Cashflow becomes dependent upon claim frequency
What Process can be put in place to increase claim frequency ?
During our engagement with the NDIS trial we saw several variations in how the accounts teams in the Service Providers address.
Many involved the use of keeping information in spreadsheets and keeping track of activity in spreadsheets and ultimately key invoices in their accounting system and then re-keying these into the claims system. Lots of moving parts.
These systems did work however spreadsheets are not an accounting system or databases and do not have multi-user access. They did not have the ability to scale to support the demands of NDIS claims as it grew from a few participants to several hundred.
Elements of the Claim process.
Participant – the Participant is awarded the grant. Their details need to kept- names, address, NDIS participant number
Service Plan – the list of services that the participant will receive including the NDIS activities codes with their values and a budget and duration for the service.
Support Worker – this is the person ( support worker) providing the services to the participant.
Activity – This is the collection of the services as they are providing and is the essentially the information needed to bill and claim on portal.
Claim - is the creation of invoice or claim in readiness for submission to portal.
If one purpose built a Specialised Application it address each of these elements and would have databases, programs and processes to execute this. Developing a system would be costly and time consuming. There was no time or budget to contemplate this.
Instead we looked at the available resource, skill set and time. We determined these processes and entity could be mapped to and delivered by commercially available software that could be used for the accounting, creation of portal downloads and managing service deliverables and monitoring budget.
Accounting – we chose MYOB because it was already available at the Service Provider. Even more important was that the existing personal had experience and skill with it and external consultants could be found easily. More over we had experience with the MYOB application. Even it it has needed to be purchased/subscribed this is less than $110/month.
Claim Processing and Management Reporting – We chose BI4Cloud – a reporting and business intelligence product which we also distribute. We were confident that the reporting features in the product could handle all the management reports and also be used to create the CSV file that was need to upload to claim to the portal. BI4Cloud is a cloud subscription starting at $60/month ( although Bi4Cloud NDIS users have a $132/month version to access Job Monthly Budget features )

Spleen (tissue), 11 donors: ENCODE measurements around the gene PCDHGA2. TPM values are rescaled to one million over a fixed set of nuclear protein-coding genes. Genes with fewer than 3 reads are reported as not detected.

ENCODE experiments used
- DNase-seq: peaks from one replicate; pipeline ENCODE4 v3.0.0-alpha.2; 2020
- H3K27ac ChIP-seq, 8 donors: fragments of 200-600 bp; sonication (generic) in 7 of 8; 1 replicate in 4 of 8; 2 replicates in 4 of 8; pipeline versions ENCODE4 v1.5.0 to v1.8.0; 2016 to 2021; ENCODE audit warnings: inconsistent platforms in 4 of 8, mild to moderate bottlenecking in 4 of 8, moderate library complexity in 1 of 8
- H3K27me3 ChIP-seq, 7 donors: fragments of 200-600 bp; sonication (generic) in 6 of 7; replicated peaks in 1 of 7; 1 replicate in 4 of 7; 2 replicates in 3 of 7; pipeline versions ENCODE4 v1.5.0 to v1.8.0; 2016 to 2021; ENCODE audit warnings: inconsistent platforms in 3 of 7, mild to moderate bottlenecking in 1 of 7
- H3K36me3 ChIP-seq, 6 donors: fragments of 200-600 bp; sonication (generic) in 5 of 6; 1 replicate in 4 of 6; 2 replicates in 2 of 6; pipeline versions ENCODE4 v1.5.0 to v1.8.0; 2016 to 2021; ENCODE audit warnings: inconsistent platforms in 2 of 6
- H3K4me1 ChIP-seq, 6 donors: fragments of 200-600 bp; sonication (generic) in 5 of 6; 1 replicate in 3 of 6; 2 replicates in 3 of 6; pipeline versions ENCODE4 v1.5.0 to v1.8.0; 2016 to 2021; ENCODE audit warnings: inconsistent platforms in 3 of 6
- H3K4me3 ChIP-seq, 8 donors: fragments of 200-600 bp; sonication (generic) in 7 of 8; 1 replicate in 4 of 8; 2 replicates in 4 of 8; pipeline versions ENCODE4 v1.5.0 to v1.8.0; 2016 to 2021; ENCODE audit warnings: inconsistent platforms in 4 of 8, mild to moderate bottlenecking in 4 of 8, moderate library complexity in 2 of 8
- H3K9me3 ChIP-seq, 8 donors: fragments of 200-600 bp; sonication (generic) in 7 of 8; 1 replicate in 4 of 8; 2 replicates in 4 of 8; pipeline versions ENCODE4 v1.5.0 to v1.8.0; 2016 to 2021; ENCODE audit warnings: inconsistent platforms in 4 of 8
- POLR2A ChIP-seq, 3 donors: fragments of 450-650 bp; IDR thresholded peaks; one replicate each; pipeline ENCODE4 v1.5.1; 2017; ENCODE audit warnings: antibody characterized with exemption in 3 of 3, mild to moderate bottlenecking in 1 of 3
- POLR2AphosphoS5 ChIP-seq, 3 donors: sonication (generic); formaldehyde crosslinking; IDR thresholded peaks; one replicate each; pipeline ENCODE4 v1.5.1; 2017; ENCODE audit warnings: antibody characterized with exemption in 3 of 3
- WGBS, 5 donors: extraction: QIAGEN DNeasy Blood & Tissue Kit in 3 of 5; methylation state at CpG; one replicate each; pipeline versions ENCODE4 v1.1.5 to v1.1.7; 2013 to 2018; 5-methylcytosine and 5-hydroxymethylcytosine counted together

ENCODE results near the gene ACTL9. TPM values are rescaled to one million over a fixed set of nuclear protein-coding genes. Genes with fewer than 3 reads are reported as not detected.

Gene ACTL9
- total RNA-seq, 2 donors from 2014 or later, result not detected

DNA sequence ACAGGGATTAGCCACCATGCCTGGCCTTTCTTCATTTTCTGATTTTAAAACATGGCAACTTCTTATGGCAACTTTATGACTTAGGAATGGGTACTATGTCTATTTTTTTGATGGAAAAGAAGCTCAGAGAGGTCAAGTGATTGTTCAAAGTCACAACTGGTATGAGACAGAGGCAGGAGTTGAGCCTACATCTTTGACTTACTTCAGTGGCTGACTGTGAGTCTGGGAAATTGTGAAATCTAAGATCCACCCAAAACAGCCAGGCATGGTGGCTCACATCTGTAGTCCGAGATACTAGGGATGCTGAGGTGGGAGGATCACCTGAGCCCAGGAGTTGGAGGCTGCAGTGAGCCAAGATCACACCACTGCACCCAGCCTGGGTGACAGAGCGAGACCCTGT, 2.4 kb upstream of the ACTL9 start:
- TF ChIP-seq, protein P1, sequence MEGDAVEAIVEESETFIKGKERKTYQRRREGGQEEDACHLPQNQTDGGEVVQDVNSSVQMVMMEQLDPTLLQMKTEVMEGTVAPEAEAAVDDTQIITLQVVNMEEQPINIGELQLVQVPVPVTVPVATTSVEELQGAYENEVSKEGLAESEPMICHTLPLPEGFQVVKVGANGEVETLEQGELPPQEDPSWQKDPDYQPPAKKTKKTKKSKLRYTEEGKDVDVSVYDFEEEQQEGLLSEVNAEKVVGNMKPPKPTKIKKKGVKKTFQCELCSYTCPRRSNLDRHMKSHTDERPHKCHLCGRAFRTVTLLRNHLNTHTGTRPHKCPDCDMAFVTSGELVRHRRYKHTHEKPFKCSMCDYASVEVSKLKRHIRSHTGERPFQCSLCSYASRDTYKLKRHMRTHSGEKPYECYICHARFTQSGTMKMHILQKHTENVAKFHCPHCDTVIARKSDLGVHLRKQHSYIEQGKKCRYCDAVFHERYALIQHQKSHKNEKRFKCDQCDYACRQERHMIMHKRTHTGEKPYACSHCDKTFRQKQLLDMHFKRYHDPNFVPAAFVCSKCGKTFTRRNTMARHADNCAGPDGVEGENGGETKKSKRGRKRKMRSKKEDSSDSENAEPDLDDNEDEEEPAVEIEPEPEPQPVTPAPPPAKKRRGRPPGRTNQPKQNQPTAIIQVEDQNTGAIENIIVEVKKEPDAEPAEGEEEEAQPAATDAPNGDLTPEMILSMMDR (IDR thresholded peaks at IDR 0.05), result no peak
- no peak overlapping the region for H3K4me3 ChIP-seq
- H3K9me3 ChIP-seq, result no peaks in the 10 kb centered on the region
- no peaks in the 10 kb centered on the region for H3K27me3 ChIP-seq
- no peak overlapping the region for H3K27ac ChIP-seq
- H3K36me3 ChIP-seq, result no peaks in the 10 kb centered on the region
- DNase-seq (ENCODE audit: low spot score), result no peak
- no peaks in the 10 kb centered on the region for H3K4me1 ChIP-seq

Both MYOB and BI4Cloud are available as Cloud Subscription software. This is important because it provides remote access to your data. In fact BI4Cloud is completely cloud based and this gives ultimate worker flexibility as they can access this from any Windows or Apple MAC Computer and even on their Apple or Android tablets.
Importantly there were NO software modifications or programs written to utilise these product to achieve the functionality required. So no special or extra costs for dealing with the specialised sector.
The Mapping exercise re-purposes fields and feature in MYOB and BI4Cloud to those needed by the NDIS Claims requirements.
We mapped each of the required entities into the equivalent into each of the target systems. Here is a diagrammatic sample of the Participant mapped to the MYOB Customer.
Similarly, we mapped the Service Plan to the MYOB Jobs feature and we used the Bi4Cloud monthly budgets feature because MYOB does not have monthly Job Budgets – It’s a seamless integration
Using these mapping techniques the requirements of the NDIS Claims structure were fully realised.
The next processes are to
- Create Customers (Participants)
- Create Employees (Support Workers)
- Enter Jobs (Service Plans)
- Enter and Process TimeSheets
- Produce Invoices from these Timesheets
- Claim on NDIA Portal
The Implementation Guideline goes through these entity and process mappings in detail. Further information can be found in the link Using MYOB to Implement NDIS.
Summary of outcomes at one of the Service Providers we worked with as shown on the ADHC website.